Pinellas Superintendent Kevin Hendrick pointed to “tremendous” results at several campuses, including Tyrone Middle, the district’s only F-rated school last year. Tyrone rose to C, one of 10 middle schools to improve their grades.

Hendrick attributed that to the district’s focus on improving the middle school experience for students. He also noted that 13 Pinellas schools improved to A’s and 13 rose to B’s from the previous year.

Hernando officials noted that five of the district’s schools improved one letter grade. Eastside Elementary, the district’s only turnaround school, rose to a C from a D.

”We’ll use this data and refocus on the 2024 action plan,” Superintendent John Stratton said. “Students don’t stop learning and growing; neither will we.”

Usually released in the summer, this year’s grades were delayed because the state transitioned to new standards and tests that provide the basis for the A through F marks. The scores are not comparable to past years.

The State Board of Education did not adopt new scale score ranges until October. Those are the numbers that determine how well a student scored on a scale of 1 to 5.

Because of the changes, schools will be able to use the results as indicators of where they did well and need improvements in the new system. But they will not face the prospect of having to adopt turnaround plans or otherwise come under state oversight if their performance declined.

Schools that show improvement, however, will have the opportunity to qualify for bonus money based on strong performance and leave state turnaround status.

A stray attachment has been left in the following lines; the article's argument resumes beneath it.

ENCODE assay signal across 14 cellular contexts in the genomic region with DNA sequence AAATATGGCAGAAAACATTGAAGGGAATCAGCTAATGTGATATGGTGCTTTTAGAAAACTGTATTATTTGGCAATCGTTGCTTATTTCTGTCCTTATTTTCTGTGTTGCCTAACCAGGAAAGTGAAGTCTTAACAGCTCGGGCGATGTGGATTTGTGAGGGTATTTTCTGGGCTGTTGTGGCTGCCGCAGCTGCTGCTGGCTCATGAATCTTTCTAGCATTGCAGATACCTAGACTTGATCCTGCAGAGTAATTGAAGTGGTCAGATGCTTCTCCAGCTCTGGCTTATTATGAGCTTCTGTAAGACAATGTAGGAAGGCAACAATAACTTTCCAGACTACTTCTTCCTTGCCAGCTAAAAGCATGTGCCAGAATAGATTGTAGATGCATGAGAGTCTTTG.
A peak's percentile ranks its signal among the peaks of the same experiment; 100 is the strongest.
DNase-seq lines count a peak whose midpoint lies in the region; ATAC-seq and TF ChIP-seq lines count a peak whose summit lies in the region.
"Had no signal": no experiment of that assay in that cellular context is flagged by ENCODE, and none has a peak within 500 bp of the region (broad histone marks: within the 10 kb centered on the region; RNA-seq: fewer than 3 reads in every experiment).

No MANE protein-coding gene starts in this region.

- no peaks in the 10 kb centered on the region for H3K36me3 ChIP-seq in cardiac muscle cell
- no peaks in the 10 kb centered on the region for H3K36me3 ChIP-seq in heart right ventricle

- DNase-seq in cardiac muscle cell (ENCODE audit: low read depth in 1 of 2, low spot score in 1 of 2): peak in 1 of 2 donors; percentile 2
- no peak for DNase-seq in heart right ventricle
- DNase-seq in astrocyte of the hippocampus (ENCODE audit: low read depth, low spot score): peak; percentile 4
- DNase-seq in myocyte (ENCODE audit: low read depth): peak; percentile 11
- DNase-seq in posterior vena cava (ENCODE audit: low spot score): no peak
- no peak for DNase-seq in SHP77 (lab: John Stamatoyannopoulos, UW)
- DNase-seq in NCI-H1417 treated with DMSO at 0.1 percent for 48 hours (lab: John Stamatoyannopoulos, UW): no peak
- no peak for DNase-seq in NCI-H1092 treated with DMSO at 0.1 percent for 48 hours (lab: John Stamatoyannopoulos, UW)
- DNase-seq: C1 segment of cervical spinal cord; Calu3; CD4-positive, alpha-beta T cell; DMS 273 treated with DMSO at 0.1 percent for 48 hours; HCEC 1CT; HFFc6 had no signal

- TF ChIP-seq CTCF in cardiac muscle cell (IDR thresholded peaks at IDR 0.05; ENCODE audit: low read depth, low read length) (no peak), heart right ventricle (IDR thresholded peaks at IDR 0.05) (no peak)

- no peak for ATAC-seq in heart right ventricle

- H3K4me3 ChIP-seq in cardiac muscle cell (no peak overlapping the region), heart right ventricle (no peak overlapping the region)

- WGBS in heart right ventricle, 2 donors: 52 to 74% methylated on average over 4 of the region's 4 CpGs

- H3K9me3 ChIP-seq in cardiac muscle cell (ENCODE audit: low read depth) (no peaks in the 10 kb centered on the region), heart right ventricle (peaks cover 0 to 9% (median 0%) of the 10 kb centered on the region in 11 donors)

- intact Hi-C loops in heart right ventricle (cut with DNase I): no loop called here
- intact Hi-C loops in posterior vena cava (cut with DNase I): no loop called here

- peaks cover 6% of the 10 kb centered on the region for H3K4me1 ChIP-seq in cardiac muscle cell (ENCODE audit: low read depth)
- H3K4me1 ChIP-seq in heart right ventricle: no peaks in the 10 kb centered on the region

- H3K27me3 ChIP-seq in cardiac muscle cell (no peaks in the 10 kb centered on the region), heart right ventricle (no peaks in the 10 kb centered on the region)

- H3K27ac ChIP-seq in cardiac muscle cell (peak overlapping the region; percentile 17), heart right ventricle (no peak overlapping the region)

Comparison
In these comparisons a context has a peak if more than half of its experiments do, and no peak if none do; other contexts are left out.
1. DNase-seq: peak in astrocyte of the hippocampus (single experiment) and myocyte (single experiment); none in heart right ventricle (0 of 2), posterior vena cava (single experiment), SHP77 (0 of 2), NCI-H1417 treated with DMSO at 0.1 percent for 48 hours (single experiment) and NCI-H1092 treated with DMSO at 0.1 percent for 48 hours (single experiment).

“These school grades serve as a baseline for districts and provide a starting point for future achievement,” state education commissioner Manny Diaz Jr. said in a statement.

Department of Education spokesperson Cailey Myers said the use of “progress monitoring” tests throughout the year should help schools work with students to determine where they have strengths and weaknesses. She said that will give them time to prepare for tests in the spring that assess each student’s knowledge based on a full year of classes.

Schools are in the middle of the second progress monitoring cycle, with the final round of tests starting May 1.

Educators already have been using the mid-year results to guide instruction, with district officials pointing to the data as a way to show the gains students make over time. Progress monitoring tests students on material from the entire year, including subject matter they have not yet seen.

Florida has issued school grades since the late 1990s, as part of the test-based accountability model established by then-Gov. Jeb Bush. State lawmakers have proposed doing away with some of the high stakes attached to the third- and 10th-grade testing — something Bush has not supported — but they have not taken any steps to eliminate testing or school grades.

(Editor’s note: This report has been updated from an earlier version, which misstated the Hillsborough County numbers.)

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Spotlight on education

The public is invited to a community conversation about the future of Florida public schools on Tuesday, Jan. 30, at the Tampa Theatre, hosted by the Tampa Bay Times. In the second installment of the Spotlight Tampa Bay series, Times journalists will moderate a discussion by experts, followed by a panel featuring students. Tickets are $20; $10 for students. Proceeds benefit the Times’ Journalism Fund. To purchase tickets, click here.